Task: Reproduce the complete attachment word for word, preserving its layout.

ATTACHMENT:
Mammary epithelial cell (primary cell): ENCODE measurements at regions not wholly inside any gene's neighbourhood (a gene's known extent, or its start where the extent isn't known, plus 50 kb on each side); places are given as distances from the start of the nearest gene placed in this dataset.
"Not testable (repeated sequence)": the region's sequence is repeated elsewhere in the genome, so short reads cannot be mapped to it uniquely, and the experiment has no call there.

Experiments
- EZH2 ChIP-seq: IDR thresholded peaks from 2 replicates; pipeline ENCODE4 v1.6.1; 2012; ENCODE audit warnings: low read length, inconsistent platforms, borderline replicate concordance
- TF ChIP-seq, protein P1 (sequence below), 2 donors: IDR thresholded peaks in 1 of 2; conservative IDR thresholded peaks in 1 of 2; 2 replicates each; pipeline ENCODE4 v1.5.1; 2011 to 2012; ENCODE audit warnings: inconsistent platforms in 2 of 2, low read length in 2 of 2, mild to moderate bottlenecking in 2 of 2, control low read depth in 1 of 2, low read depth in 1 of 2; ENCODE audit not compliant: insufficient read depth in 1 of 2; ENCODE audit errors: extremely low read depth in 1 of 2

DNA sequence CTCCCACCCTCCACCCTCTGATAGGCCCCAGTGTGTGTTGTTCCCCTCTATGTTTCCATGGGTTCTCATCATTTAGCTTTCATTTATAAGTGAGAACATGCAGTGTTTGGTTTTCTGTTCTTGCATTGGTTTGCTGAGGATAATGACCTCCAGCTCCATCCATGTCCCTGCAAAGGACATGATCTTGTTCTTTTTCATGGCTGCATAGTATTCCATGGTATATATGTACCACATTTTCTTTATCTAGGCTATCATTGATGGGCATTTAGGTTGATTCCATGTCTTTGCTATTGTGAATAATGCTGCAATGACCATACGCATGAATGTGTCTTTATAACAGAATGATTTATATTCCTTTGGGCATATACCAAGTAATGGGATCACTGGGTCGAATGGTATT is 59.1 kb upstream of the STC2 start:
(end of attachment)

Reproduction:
Mammary epithelial cell (primary cell): ENCODE measurements at regions not wholly inside any gene's neighbourhood (a gene's known extent, or its start where the extent isn't known, plus 50 kb on each side); places are given as distances from the start of the nearest gene placed in this dataset.
"Not testable (repeated sequence)": the region's sequence is repeated elsewhere in the genome, so short reads cannot be mapped to it uniquely, and the experiment has no call there.

Experiments
- EZH2 ChIP-seq: IDR thresholded peaks from 2 replicates; pipeline ENCODE4 v1.6.1; 2012; ENCODE audit warnings: low read length, inconsistent platforms, borderline replicate concordance
- TF ChIP-seq, protein P1 (sequence below), 2 donors: IDR thresholded peaks in 1 of 2; conservative IDR thresholded peaks in 1 of 2; 2 replicates each; pipeline ENCODE4 v1.5.1; 2011 to 2012; ENCODE audit warnings: inconsistent platforms in 2 of 2, low read length in 2 of 2, mild to moderate bottlenecking in 2 of 2, control low read depth in 1 of 2, low read depth in 1 of 2; ENCODE audit not compliant: insufficient read depth in 1 of 2; ENCODE audit errors: extremely low read depth in 1 of 2

DNA sequence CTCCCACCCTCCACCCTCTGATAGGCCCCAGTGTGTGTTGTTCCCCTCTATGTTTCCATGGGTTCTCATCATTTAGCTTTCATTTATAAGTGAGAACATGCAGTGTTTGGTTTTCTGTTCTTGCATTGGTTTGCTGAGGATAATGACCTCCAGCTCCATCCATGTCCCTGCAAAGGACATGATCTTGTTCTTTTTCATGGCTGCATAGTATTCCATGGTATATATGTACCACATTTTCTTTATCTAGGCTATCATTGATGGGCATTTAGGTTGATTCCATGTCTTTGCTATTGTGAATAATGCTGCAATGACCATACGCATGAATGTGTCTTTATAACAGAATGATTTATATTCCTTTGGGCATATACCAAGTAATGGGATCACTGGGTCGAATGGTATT is 59.1 kb upstream of the STC2 start: